The category in the ”basket” when it comes to Croatian consumer habits that pushed up monthly inflation last month was transportation, up 1.7 percent on average. Transportation, which has seen a 13.3 percent drop in the consumer basket, has been affected by higher oil prices, which have been on an upward trajectory on global stock exchanges over the past four months or so. More expensive transport costs back in February was mitigated by 0.1 percent (on average) cheaper food and non-alcoholic beverages. Although the decline is more modest than in transport, a higher ”weight” was crucial in the inflation calculation, as food participates in the basket with as much as 27.2 percent.

Annual inflation, on the other hand, was primarily affected by higher alcohol and tobacco prices. They were 4.5 percent higher in February than they were back during the same month last year (with a so-called weight of 5.2 percent). Growth was also recorded in the category of recreation and culture (1.3 percent) and communications (1.2 percent). In the last year, the prices of food and non-alcoholic beverages were lower by 0.8 percent, while the costs of housing and utilities (water, electricity, gas and other such items), which make up 17.7 percent of household costs, were 0.9 percent cheaper.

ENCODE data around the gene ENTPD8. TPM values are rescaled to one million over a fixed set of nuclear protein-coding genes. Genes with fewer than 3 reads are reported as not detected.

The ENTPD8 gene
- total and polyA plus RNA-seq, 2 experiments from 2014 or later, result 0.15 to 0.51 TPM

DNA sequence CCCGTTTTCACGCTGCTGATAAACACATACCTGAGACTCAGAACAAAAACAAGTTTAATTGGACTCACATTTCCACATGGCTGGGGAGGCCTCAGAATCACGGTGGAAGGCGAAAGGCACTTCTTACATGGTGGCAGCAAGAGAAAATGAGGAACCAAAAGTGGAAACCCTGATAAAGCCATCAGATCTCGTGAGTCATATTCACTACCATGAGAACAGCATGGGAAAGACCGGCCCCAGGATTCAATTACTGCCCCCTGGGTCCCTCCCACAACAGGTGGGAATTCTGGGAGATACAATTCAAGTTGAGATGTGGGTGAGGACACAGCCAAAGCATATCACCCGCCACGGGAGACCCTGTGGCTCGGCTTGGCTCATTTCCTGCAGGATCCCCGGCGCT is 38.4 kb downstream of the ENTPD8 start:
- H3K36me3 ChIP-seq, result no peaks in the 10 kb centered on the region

With the spectacularly embarrassing failure of plans for rapid vaccination across the European Union, the pandemic looks set to continue. However, the forecasts for this year are still in the realm of optimism.

“With the expected recovery of the economy this year, we expect the return of moderate price growth,” say analysts from Raiffeisen Bank (RBA). In this light, energy should be influenced by a slight recovery in crude oil prices.

“We expect the average price of Brent crude oil to rise above 70 US dollars per barrel in the second and third quarters of this year, and global crude oil inventories will return to pre-pandemic levels by the end of this year. On the other hand, rising food prices will slow down, partly due to the global environment and the normalisation of supply chains. Therefore, we expect that the average inflation rate this year will be around one percent,” they noted from RBA.

For more on Croatian consumer habits, follow our lifestyle section.